Movie review

Italian film director Bernardo Bertolucci’s new film, “The Dreamers,” is an amazing film that every generation of moviegoer and political activist can enjoy and learn from. This world-renowned director combines intense interpersonal relations with contemporary and urgent political themes.

It would be easy to just review the political aspects of Bertolucci’s take on the Paris Summer of 1968 and the uprising of students and workers. Although we live in different times, the film’s arguments and discussions are contemporary.

In interviews, the director draws attention to the current World Trade Organization demonstrations, starting with Seattle as one reason for his film. We can apply this also to the upcoming Republican National Convention in New York City this August.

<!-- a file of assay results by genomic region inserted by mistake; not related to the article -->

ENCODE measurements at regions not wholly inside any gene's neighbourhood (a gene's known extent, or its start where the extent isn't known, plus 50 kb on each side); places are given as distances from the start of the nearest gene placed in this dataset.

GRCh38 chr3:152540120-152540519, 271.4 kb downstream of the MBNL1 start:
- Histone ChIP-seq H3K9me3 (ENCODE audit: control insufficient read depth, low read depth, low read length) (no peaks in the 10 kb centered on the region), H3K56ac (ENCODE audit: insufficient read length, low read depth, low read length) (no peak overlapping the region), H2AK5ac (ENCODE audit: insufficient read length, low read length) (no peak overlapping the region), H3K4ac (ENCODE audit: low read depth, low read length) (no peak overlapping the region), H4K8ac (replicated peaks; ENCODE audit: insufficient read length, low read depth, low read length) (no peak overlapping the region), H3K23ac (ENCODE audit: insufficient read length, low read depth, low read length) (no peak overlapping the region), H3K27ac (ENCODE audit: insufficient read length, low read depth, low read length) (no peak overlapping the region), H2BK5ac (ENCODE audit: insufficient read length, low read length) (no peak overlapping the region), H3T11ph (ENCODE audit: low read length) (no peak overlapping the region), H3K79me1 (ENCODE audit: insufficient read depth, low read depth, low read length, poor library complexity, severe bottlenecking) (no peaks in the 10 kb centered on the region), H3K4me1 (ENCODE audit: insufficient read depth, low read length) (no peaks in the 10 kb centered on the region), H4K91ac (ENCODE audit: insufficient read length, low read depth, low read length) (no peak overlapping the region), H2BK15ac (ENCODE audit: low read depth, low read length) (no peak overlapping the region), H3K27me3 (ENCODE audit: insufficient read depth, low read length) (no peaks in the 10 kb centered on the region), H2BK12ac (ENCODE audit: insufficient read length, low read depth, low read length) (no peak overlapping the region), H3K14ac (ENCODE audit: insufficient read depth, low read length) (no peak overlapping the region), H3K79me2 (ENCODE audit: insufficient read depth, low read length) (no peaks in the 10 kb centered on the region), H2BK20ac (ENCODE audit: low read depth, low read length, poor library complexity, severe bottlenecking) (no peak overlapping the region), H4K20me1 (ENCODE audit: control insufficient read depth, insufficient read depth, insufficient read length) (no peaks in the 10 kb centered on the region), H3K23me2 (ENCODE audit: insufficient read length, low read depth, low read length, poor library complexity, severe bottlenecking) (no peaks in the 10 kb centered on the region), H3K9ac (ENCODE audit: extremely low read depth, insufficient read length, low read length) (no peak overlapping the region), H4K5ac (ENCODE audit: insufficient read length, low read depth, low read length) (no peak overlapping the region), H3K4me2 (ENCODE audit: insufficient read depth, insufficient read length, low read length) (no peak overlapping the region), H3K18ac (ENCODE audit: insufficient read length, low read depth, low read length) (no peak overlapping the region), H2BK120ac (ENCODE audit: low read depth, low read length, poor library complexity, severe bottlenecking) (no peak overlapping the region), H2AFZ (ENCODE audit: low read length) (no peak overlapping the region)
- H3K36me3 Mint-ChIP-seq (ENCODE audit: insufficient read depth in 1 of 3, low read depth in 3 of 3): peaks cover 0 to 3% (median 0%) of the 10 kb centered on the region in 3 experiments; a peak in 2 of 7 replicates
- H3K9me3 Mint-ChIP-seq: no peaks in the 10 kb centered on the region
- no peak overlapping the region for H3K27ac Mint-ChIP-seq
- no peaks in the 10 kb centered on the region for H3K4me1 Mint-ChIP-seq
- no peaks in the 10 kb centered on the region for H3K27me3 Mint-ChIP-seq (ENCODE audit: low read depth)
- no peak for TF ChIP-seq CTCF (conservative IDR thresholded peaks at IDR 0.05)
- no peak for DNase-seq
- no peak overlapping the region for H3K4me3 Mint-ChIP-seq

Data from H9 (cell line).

The intense discussions of the three young characters on film, culture and politics include, for example, Buster Keaton vs. Charlie Chaplin, Eric Clapton vs. Jimi Hendricks, and Molotov cocktails or a peaceful demonstration.

The discussions between the two men on the Vietnam War is particularly poignant. Pratt, clearly a draft evader from San Diego going to school in Paris, defends the soldiers – “They were drafted and really are powerless” – while the French student accuses them of murder.

The film not only portrays the 1960s, but also previous generations through its flashbacks of old movies and music, which are skillfully interwoven.

Although Bertolucci’s films are usually in Italian with subtitles, “The Dreamers” is mostly in English. Don’t miss this movie. It is being heralded as Bertolucci’s best movie in years, if not his best ever.

The author can be reached at pww@pww.org.

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